You’re in that blissful moment where your body is giving itself up to sleep, when all of a sudden an arm or leg jolts you awake. You find yourself wrenched from the cusp of dreams and forced back into the waking world. You feel like you’ve just fallen from a great height but when you look around you realise that you are where you should be, in the safety of your bed. That was weird. Scary, even. Nothing to worry about however, you can’t stop wondering what that jolt was.
So what are those annoying twitches?Well they are called hypnagogic (hypnic for short) jerks or sleep starts and are a physical manifestation of the hidden battle our minds undergo for control as sleep takes hold. These involuntary muscle spasms effect 60 to 70 per cent of us and mainly occur during the hypnogogic state – between being awake and asleep. In those moments, the parts of our body and brain that are still stimulated fight to stave off the sandman. So these twitches are the body’s small victories over a deep and beautifully paralysing kip.
Sleeping joltsNow I’m sure some of you are wondering why, if this happens mostly when we are about to fall asleep, does it feel like it happens when you’re fully asleep? Usually we are fully paralysed while we sleep.
Our muscles remain relaxed and still, even during our most exciting dreams. There have even been a couple of experiments carried out where a sleeping person’s eyes are taped open and then a light is shone in them. Amazingly the slumber is so deep that the bright light elicits no reaction. However, some people are plagued by sleep starts in their dreams.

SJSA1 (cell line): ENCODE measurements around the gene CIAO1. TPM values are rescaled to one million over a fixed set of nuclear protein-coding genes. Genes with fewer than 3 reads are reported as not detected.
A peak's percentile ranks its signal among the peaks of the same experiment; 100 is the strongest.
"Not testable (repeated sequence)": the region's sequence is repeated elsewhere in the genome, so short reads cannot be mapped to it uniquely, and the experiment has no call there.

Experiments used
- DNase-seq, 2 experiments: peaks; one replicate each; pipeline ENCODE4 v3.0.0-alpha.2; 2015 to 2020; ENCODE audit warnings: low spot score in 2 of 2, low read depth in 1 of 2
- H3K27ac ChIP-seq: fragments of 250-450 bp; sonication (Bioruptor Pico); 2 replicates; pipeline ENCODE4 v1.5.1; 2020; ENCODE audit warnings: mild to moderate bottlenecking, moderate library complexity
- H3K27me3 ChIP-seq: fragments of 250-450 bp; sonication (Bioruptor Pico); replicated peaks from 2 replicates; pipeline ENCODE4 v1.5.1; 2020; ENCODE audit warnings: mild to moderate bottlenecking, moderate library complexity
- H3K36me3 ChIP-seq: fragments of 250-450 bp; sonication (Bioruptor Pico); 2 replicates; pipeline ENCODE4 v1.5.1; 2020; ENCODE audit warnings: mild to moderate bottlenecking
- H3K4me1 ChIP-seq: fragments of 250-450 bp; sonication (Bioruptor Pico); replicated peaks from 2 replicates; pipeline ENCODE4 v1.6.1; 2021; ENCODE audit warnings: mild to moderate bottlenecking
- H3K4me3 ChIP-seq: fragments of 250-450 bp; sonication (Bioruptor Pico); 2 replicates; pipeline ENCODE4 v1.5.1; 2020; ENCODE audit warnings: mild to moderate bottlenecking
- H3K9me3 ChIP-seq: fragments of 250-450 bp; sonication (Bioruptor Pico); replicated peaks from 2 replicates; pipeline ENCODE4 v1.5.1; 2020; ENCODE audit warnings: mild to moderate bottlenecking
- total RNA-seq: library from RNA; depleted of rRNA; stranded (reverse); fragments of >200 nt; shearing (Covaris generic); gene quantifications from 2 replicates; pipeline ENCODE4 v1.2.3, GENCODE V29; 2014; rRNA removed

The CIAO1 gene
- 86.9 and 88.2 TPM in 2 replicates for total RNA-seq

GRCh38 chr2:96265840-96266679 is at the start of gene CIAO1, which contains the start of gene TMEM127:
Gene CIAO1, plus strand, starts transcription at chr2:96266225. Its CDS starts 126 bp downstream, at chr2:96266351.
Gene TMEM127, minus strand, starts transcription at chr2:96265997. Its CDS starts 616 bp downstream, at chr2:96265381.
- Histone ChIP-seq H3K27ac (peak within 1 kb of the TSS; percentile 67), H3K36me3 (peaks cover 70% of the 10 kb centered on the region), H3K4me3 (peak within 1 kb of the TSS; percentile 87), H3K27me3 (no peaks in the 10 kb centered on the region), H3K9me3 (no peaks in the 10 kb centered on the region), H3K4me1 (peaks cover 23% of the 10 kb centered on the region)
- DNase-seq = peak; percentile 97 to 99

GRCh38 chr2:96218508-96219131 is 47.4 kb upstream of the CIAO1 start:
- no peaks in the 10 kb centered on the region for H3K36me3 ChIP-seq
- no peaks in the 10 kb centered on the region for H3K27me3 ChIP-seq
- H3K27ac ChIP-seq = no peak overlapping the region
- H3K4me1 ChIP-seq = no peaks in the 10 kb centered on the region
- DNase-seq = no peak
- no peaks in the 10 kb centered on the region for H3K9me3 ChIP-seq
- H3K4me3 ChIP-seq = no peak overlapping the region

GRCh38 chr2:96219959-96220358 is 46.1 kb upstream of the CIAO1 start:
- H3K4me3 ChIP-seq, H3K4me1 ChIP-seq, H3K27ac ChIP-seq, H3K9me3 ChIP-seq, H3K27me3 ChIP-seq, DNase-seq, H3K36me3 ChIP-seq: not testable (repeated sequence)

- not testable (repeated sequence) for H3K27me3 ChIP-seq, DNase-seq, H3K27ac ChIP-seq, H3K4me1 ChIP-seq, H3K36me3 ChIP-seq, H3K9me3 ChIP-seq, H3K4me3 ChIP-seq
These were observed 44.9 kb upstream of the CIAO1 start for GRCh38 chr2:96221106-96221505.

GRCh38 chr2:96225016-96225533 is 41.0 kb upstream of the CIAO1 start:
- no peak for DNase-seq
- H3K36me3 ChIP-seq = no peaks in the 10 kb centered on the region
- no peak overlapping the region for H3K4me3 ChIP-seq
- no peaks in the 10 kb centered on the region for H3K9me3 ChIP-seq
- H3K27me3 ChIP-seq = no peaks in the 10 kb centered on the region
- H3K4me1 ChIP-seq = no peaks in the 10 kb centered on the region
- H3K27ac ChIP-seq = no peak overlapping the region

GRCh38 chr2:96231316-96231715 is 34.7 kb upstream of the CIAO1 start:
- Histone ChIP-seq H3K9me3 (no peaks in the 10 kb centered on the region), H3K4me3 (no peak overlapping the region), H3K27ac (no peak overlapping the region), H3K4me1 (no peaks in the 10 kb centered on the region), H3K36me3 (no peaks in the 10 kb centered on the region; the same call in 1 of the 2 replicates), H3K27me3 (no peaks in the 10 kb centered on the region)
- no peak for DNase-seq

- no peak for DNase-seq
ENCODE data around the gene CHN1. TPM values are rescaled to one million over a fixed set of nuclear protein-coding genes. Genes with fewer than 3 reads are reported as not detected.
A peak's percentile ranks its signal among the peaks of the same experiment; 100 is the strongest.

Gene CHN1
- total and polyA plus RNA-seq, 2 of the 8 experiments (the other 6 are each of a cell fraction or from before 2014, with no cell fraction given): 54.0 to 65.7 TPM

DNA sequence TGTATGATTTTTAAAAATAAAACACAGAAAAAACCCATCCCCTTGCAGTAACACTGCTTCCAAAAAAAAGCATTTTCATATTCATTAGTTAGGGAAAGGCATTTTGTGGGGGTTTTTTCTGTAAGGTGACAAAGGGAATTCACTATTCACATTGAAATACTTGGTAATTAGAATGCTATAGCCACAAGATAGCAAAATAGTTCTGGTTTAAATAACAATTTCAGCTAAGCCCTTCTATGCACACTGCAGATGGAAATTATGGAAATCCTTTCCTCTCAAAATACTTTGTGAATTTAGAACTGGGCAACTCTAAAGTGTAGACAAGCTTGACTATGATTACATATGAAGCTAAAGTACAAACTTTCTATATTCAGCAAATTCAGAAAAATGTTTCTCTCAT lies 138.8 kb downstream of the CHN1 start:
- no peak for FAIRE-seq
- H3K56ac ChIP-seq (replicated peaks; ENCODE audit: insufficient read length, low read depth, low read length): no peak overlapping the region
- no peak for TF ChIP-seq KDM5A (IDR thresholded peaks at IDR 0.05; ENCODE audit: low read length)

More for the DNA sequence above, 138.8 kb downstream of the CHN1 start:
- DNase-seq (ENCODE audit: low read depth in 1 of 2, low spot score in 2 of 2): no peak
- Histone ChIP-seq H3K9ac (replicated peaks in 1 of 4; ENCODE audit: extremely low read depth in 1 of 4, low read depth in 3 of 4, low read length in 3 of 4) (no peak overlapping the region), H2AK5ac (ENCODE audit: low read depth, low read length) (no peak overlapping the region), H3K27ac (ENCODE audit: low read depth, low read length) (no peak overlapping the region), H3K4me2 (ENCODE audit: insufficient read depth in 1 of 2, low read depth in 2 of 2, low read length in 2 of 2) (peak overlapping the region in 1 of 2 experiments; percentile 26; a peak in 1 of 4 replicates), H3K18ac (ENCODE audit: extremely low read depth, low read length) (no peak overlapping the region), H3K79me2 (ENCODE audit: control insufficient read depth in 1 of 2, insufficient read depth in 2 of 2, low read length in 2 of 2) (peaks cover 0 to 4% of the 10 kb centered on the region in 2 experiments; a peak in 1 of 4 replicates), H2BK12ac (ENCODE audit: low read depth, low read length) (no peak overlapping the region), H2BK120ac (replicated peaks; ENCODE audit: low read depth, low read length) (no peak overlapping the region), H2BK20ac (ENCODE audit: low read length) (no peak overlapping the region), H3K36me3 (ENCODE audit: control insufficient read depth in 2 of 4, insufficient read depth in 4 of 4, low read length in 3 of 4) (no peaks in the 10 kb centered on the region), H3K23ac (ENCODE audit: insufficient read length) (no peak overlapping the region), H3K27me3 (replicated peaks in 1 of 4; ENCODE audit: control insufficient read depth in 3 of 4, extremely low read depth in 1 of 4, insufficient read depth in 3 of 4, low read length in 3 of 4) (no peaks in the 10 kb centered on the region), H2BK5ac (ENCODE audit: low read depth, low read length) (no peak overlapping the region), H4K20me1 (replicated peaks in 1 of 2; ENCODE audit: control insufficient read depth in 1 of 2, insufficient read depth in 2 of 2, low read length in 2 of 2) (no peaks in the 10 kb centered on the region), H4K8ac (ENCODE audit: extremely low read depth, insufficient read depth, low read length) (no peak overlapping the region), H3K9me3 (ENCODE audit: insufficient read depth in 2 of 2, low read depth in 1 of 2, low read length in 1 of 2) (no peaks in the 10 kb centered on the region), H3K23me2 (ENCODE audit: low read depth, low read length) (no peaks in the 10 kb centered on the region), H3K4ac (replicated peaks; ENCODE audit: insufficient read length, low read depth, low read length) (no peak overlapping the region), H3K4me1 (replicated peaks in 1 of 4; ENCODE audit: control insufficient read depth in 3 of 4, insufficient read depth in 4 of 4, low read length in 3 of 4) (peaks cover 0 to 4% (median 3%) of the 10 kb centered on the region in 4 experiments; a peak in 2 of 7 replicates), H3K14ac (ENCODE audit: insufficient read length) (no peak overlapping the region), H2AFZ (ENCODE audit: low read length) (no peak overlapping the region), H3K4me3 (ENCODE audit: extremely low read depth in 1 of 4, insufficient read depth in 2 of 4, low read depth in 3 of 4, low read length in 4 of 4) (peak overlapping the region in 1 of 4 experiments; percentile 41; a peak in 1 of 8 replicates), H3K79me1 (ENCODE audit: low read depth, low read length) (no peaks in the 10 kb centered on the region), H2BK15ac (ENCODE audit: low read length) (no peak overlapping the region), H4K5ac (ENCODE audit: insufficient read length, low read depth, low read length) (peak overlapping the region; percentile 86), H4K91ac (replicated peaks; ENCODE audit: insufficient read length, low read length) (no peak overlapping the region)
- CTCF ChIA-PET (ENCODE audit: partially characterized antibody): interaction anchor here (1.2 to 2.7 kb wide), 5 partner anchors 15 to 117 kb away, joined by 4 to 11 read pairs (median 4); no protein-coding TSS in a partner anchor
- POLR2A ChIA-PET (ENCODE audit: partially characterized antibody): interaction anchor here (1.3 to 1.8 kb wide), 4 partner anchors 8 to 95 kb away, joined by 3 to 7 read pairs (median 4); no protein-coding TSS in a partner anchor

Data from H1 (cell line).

Most commonly, they occur during dreams of falling or passing bright lights.In some cases, the hypnagogic jolt will force the dreamer awake and they will make a noise as well as a movement. This is usually spurred on by a visual of something scary, like falling from a great height or a near-death experience. In others cases, they will remain asleep and only their unfortunate sleep partner will be aware of it – after taking an arm or leg to the body. (Though I’m sure the injured party will make sure they know in the morning.)
So what causes them?In most cases, they are nothing to worry about. If one wakes you, while annoying, just turn over and try to fall asleep again.
However, some scientists believe factors such as stress, anxiety, fatigue, caffeine, tobacco and sleep deprivation may increase the frequency of jerks. Stimulant medications such as Adderal or Ritalin may also increase the likelihood of experiencing a sleep start.Although conclusive research is lacking on the subject, cutting back on the cigarettes and coffee, paired with getting more sleep, should fix most sufferers right up. In no time, you should be able to experience the beauty of heavy lids allowed to close and not reopen till morning.